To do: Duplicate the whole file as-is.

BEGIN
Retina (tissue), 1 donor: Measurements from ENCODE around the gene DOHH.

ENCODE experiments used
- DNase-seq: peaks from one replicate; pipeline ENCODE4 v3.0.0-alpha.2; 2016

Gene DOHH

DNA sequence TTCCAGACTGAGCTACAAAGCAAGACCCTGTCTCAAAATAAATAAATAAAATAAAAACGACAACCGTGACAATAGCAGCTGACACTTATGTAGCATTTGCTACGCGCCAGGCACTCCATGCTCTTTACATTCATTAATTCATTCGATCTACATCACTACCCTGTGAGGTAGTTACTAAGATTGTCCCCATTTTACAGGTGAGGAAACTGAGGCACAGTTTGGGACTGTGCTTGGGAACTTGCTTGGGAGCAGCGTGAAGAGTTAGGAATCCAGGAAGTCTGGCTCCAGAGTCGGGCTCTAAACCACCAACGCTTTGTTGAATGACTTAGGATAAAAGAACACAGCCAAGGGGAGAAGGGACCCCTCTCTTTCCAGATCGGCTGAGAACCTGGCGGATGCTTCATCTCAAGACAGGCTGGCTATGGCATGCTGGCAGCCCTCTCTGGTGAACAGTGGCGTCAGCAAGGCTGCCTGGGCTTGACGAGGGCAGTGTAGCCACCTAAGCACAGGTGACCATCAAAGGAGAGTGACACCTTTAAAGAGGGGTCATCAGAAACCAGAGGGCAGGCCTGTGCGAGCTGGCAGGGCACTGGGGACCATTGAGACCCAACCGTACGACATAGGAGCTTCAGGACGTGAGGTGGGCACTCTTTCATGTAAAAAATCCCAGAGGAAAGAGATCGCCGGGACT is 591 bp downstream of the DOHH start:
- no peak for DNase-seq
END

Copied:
Retina (tissue), 1 donor: Measurements from ENCODE around the gene DOHH.

ENCODE experiments used
- DNase-seq: peaks from one replicate; pipeline ENCODE4 v3.0.0-alpha.2; 2016

Gene DOHH

DNA sequence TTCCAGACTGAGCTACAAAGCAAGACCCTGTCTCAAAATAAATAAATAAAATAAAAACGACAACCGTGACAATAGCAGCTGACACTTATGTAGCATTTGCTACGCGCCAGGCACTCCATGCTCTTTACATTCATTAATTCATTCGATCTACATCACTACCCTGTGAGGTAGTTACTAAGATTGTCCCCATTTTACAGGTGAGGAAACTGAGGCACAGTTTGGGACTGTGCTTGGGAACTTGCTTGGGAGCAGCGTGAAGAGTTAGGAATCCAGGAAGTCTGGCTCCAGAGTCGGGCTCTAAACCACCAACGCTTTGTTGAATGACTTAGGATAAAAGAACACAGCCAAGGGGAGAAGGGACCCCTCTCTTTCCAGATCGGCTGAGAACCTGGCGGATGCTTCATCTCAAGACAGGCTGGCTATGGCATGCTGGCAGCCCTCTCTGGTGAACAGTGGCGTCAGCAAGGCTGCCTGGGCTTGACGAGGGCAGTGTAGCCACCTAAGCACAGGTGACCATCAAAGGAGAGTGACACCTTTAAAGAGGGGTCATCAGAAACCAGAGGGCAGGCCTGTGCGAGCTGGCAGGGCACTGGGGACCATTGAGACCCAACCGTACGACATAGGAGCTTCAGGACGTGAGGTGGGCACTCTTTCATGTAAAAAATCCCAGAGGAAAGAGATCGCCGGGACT is 591 bp downstream of the DOHH start:
- no peak for DNase-seq